The sole evidence as to the licensing and permitting requirements applicable to thermite was introduced through Lieutenant Robert Mansfield of the Worcester fire department. Mansfield testified that he was responsible for fire hazard identification, inspection, and suppression in Worcester. Through his testimony, the Commonwealth introduced, and sought judicial notice of, §§ 9, 12, and 13 of G. L. c. 148, the State fire prevention act, and 527 Code Mass. Regs. §§ 13.00 (2012), a regulation in effect at the time of the defendant's arrest, [6]governing storage, use, and permitting of explosives, based on § 13 of the statute.[7] Mansfield explained that G. L. c. 148, § 9, [8] authorizes the fire department to require and issue permits to store and use certain explosive and inflammable substances and that G. L. c. 148, § 12, [9] requires licenses for the use and storage of, inter alia, fireworks and firecrackers. G. L. c. 148, § 13, [10] governs the storage, manufacture, and sale of explosives. The regulations concerning the manufacture, sale, and storage of explosives, implementing the provisions of G. L. c. 148, § 13, were then contained in 527 Code Mass. Regs. §§ 13.00.

         Mansfield testified that the fire department's authority to regulate the storage of thermite was derived from 527 Code Mass. Regs. §§ 13.00.[11] Although that regulation did not mention thermite directly, he stated that thermite fell within its requirements because it explicitly incorporated 27 C.F.R. § 55.23, a Federal regulation setting forth a list of explosive materials.[12] To possess thermite in his apartment, the defendant would have been required to have both a license from the State, after passing an explosives handling course, and a permit from the city of Worcester. Mansfield had examined the city's records and found no indication that the defendant had a permit to possess thermite; he stated also that he would never issue such a permit to anyone living in a multiunit residential building. He did not explain which of the statutory or regulatory definitions pertaining to "explosive, " see G. L. c. 266, § 101 (defining "[e]xplosive" as "any element, compound or mixture that is manufactured, designed or used to produce an explosion"), were applicable to thermite.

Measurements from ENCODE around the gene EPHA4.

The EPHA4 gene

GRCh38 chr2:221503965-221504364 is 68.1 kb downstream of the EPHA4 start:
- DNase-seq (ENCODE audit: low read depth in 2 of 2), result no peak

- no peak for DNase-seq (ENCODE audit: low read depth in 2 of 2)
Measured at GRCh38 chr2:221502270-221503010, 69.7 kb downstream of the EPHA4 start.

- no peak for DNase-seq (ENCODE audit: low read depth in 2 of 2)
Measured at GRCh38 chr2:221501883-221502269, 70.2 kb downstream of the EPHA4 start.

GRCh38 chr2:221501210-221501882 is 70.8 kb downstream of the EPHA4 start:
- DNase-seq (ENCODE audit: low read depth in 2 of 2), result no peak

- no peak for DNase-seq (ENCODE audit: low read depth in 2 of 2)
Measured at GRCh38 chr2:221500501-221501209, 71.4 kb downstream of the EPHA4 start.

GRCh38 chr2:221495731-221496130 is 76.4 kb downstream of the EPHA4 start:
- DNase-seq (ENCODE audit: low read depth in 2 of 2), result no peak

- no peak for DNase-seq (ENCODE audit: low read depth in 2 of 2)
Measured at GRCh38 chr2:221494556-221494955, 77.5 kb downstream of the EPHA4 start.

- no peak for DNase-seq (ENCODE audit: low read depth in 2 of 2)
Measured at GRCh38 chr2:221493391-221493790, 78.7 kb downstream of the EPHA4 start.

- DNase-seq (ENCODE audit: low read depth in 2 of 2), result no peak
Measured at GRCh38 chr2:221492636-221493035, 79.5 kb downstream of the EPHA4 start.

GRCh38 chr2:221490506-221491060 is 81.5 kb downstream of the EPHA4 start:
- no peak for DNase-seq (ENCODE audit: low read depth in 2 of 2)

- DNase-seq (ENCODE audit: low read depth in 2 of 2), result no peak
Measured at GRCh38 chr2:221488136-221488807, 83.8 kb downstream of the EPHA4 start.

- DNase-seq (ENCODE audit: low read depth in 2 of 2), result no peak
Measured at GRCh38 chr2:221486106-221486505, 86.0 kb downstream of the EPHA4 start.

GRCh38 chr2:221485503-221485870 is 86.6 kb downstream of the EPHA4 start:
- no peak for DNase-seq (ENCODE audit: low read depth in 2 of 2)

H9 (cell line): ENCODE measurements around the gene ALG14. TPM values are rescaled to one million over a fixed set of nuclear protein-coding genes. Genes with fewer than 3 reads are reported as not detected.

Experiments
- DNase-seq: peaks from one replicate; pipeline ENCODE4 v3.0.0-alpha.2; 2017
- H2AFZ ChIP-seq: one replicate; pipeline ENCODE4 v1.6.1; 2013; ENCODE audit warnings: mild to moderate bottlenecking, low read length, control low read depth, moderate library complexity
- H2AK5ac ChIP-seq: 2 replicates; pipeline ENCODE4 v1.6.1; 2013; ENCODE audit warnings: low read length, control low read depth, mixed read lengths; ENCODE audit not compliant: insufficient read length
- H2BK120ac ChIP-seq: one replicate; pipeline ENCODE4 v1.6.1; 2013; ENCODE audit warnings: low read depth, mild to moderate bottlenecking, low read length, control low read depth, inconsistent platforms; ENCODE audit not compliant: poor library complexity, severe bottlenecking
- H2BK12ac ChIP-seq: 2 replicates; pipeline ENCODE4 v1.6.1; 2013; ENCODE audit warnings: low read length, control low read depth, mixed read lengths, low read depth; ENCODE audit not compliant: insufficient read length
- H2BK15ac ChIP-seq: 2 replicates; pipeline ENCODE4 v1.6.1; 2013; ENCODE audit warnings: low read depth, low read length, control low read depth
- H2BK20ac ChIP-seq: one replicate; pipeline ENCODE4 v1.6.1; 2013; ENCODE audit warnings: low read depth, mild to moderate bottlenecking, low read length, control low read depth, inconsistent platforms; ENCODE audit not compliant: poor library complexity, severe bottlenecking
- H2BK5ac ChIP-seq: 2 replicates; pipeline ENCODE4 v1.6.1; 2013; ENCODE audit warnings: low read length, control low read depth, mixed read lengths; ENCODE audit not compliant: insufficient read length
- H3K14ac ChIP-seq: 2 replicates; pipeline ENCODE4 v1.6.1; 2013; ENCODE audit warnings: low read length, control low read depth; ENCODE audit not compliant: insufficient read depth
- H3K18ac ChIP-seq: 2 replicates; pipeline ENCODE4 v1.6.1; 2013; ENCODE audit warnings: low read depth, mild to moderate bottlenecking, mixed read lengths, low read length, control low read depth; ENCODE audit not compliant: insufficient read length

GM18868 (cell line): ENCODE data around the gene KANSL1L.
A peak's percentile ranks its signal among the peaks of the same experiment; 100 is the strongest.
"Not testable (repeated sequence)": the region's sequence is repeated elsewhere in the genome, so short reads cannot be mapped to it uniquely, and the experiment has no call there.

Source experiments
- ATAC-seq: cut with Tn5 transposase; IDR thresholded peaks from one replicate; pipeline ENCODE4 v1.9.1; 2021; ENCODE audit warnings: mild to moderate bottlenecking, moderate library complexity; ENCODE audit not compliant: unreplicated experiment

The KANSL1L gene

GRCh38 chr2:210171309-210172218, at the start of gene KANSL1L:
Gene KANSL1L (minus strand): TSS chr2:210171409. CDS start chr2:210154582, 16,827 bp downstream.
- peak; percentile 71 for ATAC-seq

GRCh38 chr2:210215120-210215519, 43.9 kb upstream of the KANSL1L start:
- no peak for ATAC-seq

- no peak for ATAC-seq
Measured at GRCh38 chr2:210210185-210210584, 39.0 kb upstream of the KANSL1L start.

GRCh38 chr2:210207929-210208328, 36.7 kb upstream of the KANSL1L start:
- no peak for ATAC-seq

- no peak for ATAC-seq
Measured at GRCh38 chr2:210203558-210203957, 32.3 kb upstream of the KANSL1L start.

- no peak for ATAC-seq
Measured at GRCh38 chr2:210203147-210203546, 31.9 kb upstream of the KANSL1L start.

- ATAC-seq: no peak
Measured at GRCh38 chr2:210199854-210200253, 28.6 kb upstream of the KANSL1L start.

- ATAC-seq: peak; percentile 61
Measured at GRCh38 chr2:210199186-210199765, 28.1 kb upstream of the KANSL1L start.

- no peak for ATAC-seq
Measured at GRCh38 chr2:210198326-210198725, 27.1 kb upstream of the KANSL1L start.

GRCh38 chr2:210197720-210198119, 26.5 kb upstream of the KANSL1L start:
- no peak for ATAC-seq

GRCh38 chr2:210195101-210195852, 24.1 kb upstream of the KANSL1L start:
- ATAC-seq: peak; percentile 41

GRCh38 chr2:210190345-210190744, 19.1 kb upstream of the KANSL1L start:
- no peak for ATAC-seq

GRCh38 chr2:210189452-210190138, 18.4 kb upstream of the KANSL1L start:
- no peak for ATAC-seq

Mansfield testified on cross-examination, without reference to any applicable statute or regulation, that possession of aluminum powder or red iron oxide would require a permit if it were above "a certain amount" because they are an "inhalation hazard."[13] No permit was required for possession of aluminum oxide. He also agreed that, under G. L. c. 148, § 13, certain quantities of explosives could be held without a permit or a license.

         b. Trial proceedings.

         At the close of the Commonwealth's case, the judge denied the defendant's motion for required findings of not guilty. At the close of all the evidence, the judge found the defendant guilty of two counts of possession of the ingredients necessary to make a destructive or incendiary device or substance without lawful authority and with the intent to make such a device or substance, in violation of G. L. c. 266, § 102 (a.) . The ...